LONDON (Reuters) - When Sepp Blatter is not comparing FIFA to a boat in calm or choppy waters he often uses football analogies to illustrate his point so it might amuse him to think he faces a tricky 45 minutes at this month’s Congress.
That is when he will have to sit back and listen to the three men challenging his right to remain FIFA president, with each being allowed 15 minutes to score, as it were, a goal that would send him crashing to defeat.
Michael van Praag, 68, the Dutch FA president, Luis Figo, 42, of Portugal, a former World Player of the Year, and Prince Ali Bin Al Hussein, 39, the outgoing vice-president of the Asian Football Confederation, are lining up against him.
Unless any of them decide to pull out beforehand, all three will address delegates from FIFA’s 209 member associations when they assemble at Zurich’s Hallenstadion on May 29, with Blatter then offered the floor to defend his position.
Unless the majority of the traditionally conservative and fiercely loyal Blatter supporters have a totally unexpected change of heart, he will be presented with the winner’s bouquet once the votes cast in the secret ballot have been counted.
However, the 79-year-old Swiss, who has been president since 1998 and seen off opponents before, may not get quite the runaway victory he seeks.
For the first time since 1961, when Stanley Rous of England beat two rivals to win the presidency, the names of more than two men will be on the ballot paper.
While Van Praag, Figo and Prince Ali are unlikely to unseat Blatter, their presence and the fact they might muster enough votes to send the contest into a second round, would show that not everyone is happy with FIFA, or the way Blatter runs an organization with more members than the United Nations.
The campaign for the leadership began in January last year when former FIFA deputy secretary general Jerome Champagne of France launched his bid in London.
Although his challenge subsequently collapsed a year later when he could not secure the required letters of support from five member nations, his basic message is one shared by the three who are still standing.
“FIFA needs to change, it needs to be modernized and better reflect the game in the 21st century and the time has come for Sepp Blatter to be replaced,” Champagne repeated, and there is likely to be some support for that idea.
All three men have the broad backing of UEFA, the European confederation, and will gain votes from European countries while Van Praag is likely to be backed by some former Dutch colonies.
Figo, hugely admired as a player but a lightweight in this contest, could be backed by some Portuguese-speaking countries, while Prince Ali should gain the support of his own west Asian region, some north African countries and the United States, but not the whole of Asia where most countries are backing Blatter.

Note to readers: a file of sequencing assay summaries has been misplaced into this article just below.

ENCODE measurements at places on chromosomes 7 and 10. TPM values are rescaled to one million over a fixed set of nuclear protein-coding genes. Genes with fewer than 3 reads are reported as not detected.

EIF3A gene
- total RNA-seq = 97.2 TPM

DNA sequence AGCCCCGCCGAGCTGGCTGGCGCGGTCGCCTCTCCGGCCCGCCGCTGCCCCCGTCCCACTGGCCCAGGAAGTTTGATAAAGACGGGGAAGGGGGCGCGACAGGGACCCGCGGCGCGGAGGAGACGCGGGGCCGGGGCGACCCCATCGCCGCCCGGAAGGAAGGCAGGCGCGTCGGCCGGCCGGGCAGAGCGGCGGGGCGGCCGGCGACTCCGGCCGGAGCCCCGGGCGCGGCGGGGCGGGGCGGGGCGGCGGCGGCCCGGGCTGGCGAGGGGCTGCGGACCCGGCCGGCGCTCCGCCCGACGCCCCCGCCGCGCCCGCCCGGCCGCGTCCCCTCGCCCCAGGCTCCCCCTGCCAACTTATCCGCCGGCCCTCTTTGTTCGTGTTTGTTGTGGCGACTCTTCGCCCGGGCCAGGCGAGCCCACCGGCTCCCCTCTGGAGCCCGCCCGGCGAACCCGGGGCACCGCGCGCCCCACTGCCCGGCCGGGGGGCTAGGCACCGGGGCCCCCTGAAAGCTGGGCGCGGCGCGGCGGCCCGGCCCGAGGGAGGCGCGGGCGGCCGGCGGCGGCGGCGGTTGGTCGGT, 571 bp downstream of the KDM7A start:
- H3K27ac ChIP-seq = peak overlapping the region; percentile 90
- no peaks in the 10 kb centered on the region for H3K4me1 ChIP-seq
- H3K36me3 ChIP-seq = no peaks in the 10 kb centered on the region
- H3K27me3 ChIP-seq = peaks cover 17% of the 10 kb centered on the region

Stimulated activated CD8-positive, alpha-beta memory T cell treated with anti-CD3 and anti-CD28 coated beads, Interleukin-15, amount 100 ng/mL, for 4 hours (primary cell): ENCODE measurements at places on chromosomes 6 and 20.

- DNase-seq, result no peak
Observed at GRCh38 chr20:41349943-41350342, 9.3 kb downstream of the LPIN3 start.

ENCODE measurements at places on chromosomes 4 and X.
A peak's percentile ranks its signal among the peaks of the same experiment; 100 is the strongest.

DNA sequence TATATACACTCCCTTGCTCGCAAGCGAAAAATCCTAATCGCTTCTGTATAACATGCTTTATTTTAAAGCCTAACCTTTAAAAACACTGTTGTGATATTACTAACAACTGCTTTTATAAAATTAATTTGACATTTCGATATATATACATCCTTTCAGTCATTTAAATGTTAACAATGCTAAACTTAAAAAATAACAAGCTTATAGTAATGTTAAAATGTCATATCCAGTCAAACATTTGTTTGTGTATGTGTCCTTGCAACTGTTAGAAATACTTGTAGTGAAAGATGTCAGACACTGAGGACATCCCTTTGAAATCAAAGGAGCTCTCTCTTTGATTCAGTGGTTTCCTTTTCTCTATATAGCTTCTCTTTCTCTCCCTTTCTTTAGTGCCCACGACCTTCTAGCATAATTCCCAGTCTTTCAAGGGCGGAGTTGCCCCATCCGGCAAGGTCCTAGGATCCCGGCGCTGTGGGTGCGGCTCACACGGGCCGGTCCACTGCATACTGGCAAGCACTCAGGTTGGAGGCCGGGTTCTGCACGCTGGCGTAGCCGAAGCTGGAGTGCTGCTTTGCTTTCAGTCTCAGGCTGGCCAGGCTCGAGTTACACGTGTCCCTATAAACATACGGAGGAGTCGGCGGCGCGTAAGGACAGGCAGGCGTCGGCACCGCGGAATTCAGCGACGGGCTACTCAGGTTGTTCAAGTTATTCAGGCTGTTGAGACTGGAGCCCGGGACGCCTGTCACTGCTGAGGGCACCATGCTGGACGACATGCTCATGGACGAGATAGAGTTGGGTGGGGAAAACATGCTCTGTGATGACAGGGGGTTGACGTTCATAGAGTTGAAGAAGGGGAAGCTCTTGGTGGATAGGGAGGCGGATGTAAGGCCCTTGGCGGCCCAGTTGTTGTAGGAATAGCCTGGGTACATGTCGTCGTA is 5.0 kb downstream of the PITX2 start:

In fact most of FIFA’s members will support Blatter.
This is largely because they feel they can trust him to help them run their associations through the Goal Programme and development fund money which helps subsidise every association whether rich or poor.
Also most of the people who rise to positions of power in football are very resistant to any change.
That is best illustrated by the fact that Figo, Van Praag and Prince Ali were refused permission to speak to delegates at the Asian, African, South American and CONCACAF Congresses in the build-up to the main event.
UEFA allowed all three to address their delegates while Blatter refused the offer to speak as a “candidate”, only as the FIFA president, and did so at every congress he attended.
So sure is Blatter of another victory that the president, unlike the others, has not issued a manifesto but is prepared to let his record speak for itself.
The fact his record is blemished by a series of crises during the past 17 years -- culminating in widespread allegations of corruption in the way FIFA’s executive committee voted Russia as hosts of the 2018 World Cup and Qatar for 2022, plus the shelving of attorney Michael Garcia’s report into those allegations - is unlikely to count against him.
Instead, Blatter will speak, as he often does, of a unified FIFA, which now has reserves of $1.5bn in the bank and where respect, discipline and reform have helped steer the ship back into the safe, calm waters of a peaceful harbor.
Unless of course, he concedes an own goal with a minute to go.
Reporting by Mike Collett; Editing by Douglas Beattie